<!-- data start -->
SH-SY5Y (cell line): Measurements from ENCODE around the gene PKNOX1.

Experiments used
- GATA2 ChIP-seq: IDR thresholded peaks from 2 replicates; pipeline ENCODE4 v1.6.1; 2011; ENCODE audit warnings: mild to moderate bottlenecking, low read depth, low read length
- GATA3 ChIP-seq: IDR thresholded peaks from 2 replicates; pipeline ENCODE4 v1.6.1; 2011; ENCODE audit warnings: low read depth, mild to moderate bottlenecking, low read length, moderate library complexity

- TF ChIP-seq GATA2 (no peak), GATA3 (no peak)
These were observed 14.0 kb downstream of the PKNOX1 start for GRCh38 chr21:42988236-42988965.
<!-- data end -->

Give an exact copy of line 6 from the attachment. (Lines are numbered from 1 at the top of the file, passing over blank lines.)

These were observed 14.0 kb downstream of the PKNOX1 start for GRCh38 chr21:42988236-42988965.